Justify Your Existence, Marginalization, Racism

The Fourth of July

The process of growing up in the United States of America as a citizen – as a white, upper-middle-class, female, cisgendered, currently able-bodied and neurotypical citizen – has been a gradual process of disillusionment.

I’d like to speculate on the degree to which being a white student in a mostly-black school with mostly white teachers affected my worldview, but that’s unprovable. By any account, I was ridiculously naive. Not experiencing racial oppression myself, I for a long time believe that Dr. Martin Luther King Jr. had mostly wiped out the oppression of black people. I believed that when my forebears had written “All men are created equal” they meant all humans (of any gender, race or creed) and that we were continually in good faith adjusting our laws and culture to better fulfill this idea. I thought that the feminist movements had erased prejudices against women, and that I could expect to be fully equal – and so could all my classmates.

The more I grew (and pulled my nose out of my fantasy and scifi novels and paying attention to the real world), the more I realized that this was crushingly untrue. The more I learned, the more I paid attention, and the worse everything looked. (And those innocent, fantasy/scifi worlds suddenly didn’t look like fiction anymore, but creative reembodiments of real-world conflicts I hadn’t noticed were happening. Or fictional reinforcements of the same stereotypes and oppressions.)

The Fourth of July, rather than being a celebration of the United States of America and its history, for me is a time to do three things.

  1. Eat grilled things.
  2. Set off a ridiculous number of possibly illegal fireworks and set some other things (responsibly) on fire.
  3. Reflect on, remember, and recommit myself to striving to fulfill the vision I had of the U.S.A. when I was a child, back when I truly felt patriotism.

My country should be one whose citizenry considers all types of people to be equally worth respecting, cherishing, and empowering, where a bad person is a bad person and not a reason to smear entire swathes of the population. The United States I want relies on the latest but most reliable data when acting, domestically or internationally, and is not so attached to ideology that ineffective measures are imposed in place of ones which make sense. Where the citizenry is committed enough to care for the vulnerable, marginalized, and disadvantaged among us that we are capable of collectively sacrificing a little of our own to help support  and empower them while they need it.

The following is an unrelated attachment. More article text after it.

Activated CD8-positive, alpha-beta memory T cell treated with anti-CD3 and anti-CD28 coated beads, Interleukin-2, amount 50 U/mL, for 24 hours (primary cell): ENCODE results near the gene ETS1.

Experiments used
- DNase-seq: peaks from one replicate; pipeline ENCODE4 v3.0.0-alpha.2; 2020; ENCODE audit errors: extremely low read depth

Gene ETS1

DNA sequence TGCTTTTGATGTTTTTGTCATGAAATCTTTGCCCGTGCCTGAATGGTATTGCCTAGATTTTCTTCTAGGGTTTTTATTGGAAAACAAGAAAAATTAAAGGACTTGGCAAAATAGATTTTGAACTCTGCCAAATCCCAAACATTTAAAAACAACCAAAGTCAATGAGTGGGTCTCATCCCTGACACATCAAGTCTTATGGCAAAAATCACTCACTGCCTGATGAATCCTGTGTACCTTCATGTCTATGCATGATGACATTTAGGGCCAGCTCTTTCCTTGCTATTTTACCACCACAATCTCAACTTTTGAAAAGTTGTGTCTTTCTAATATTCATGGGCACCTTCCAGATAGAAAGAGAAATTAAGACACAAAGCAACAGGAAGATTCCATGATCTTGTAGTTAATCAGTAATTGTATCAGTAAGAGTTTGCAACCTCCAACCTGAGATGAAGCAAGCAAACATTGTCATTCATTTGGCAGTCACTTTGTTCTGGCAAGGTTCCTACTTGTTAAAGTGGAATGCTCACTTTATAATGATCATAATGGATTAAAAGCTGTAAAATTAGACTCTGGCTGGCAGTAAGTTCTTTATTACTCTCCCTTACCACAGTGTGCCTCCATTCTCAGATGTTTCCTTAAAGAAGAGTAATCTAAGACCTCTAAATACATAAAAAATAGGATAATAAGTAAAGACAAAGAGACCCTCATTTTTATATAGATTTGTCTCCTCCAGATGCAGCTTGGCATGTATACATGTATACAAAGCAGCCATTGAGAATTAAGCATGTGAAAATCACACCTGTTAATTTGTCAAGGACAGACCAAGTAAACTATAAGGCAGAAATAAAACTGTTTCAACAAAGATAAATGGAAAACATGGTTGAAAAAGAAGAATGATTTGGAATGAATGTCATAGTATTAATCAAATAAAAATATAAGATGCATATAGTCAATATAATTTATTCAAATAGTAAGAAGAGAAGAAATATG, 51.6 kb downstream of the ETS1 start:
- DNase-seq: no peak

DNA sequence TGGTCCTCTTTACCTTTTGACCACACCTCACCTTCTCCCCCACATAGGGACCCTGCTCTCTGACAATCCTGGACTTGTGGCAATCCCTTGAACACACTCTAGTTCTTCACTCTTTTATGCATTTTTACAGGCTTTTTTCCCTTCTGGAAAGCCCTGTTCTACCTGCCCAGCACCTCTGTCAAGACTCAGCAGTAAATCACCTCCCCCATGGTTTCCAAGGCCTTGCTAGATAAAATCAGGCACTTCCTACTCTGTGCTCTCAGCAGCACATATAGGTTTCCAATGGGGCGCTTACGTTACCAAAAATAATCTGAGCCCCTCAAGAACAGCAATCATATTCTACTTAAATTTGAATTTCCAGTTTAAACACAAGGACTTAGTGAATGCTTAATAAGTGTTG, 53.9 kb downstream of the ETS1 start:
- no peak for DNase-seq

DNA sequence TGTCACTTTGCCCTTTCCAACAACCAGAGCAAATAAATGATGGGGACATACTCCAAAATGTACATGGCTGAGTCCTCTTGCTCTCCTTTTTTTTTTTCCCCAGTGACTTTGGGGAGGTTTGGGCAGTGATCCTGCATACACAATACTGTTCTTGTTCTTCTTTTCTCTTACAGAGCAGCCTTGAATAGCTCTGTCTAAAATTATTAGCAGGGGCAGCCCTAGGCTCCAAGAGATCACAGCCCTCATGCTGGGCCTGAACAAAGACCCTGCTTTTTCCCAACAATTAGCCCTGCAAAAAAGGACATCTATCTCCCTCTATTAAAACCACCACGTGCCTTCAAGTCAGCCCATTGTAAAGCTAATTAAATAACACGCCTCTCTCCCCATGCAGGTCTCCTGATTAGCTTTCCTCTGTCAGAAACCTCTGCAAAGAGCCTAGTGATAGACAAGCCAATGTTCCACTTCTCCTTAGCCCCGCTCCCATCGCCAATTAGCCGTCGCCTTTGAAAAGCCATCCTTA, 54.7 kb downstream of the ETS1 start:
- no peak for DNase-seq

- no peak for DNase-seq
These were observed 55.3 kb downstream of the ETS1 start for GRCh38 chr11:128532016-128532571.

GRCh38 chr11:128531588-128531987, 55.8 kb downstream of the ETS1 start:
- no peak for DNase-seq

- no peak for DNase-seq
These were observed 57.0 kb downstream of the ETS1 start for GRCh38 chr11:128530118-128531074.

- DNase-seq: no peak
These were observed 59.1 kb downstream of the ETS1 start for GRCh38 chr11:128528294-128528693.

My country should be a country where we are not afraid to admit the mistakes of the past, to learn and teach from them, knowing that they do not mean our country is not a place worth living nor incapable of good. Where the citizenry considers those shameful mistakes to be an opportunity to avoid more of the same, and truly rise above the violence of the past.

My country should be one which values humans over money. My country should be one which uses innovation both at home and from abroad to improve the lives of its citizens and of those abroad to whom we give assistance. My country should never be beholden to corporations or dictators or others who desire power and wealth over healthy, happy humans. The country I want would be largely self-sufficient so that it cannot be held hostage by money.

The citizenry I want doesn’t complain about jury duty or voting or educating themselves about candidates, because they understand that democracy cannot function without their action. The citizenry I want does not believe everything the soundbite media says – nor do they support such a media. The citizenry I want is willing to examine itself for prejudice, misinformation, assumptions, and privilege. My fellow citizens should be patriotically willing (and able) to run for office themselves, instead of just complaining about the problems.

The government I want does not consist of the super-wealthy or corporate sponsored, but of  genuinely concerned citizens who, whatever their beliefs, are truly acting in good faith to improve our country. The government I want does not rate its performance based on polls but on the nuanced feedback from engaged citizens.

tl;dr? The country I dream of is one where everyone is acting in good faith to give one another “life, liberty, and the pursuit of happiness” without qualifiers or excuses.

So take a moment in your celebrations to light a candle, or a sparkler, or a Roman Candle, and close your eyes. Think of what you would like the United States of America to be, and as it burns/sparkles/explodes, commit yourself to working for that vision. We can make it happen, but only if every Fourth of July is a time to re-rebel against the injustices that continue to be perpetrated among us.

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Discussion

One thought on “The Fourth of July

  1. I like the way you think. I, too, felt absolutely no racism as a child. Never saw it until college, ironically enough, a time when you’re supposed to experience liberalism and new ideas.

    Posted by toosoxy | July 6, 2011, 21:53

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